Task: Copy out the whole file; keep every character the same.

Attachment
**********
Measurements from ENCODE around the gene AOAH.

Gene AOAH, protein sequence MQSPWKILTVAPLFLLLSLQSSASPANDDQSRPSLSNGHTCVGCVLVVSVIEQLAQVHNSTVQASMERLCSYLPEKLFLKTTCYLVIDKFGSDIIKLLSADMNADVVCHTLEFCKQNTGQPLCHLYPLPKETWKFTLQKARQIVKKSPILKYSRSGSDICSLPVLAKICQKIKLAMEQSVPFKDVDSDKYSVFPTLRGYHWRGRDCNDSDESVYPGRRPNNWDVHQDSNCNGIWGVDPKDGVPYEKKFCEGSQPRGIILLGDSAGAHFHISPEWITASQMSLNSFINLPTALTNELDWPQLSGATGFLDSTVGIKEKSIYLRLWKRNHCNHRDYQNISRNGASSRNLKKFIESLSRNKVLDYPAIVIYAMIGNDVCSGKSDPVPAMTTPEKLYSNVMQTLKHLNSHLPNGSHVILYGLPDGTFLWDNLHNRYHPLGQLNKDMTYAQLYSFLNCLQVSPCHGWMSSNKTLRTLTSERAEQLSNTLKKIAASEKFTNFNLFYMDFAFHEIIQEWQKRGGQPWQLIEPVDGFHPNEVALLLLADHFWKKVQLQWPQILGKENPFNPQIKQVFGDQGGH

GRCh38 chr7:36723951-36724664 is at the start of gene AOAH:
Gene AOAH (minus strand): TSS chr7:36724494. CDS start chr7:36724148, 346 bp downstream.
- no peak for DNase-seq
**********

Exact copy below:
Measurements from ENCODE around the gene AOAH.

Gene AOAH, protein sequence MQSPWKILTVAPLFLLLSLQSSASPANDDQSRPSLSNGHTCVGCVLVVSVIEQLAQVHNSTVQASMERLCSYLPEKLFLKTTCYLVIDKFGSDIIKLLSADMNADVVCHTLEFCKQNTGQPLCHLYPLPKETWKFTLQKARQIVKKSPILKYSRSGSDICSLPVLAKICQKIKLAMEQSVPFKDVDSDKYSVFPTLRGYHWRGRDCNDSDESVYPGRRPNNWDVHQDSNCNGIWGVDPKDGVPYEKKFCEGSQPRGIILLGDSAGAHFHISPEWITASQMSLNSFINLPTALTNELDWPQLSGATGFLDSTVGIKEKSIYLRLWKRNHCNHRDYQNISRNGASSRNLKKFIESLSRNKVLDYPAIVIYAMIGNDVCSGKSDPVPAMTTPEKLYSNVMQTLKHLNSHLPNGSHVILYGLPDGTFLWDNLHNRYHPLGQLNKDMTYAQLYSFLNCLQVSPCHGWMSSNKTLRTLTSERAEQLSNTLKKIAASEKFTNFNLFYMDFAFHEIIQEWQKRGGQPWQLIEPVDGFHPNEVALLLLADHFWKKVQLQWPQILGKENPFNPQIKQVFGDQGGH

GRCh38 chr7:36723951-36724664 is at the start of gene AOAH:
Gene AOAH (minus strand): TSS chr7:36724494. CDS start chr7:36724148, 346 bp downstream.
- no peak for DNase-seq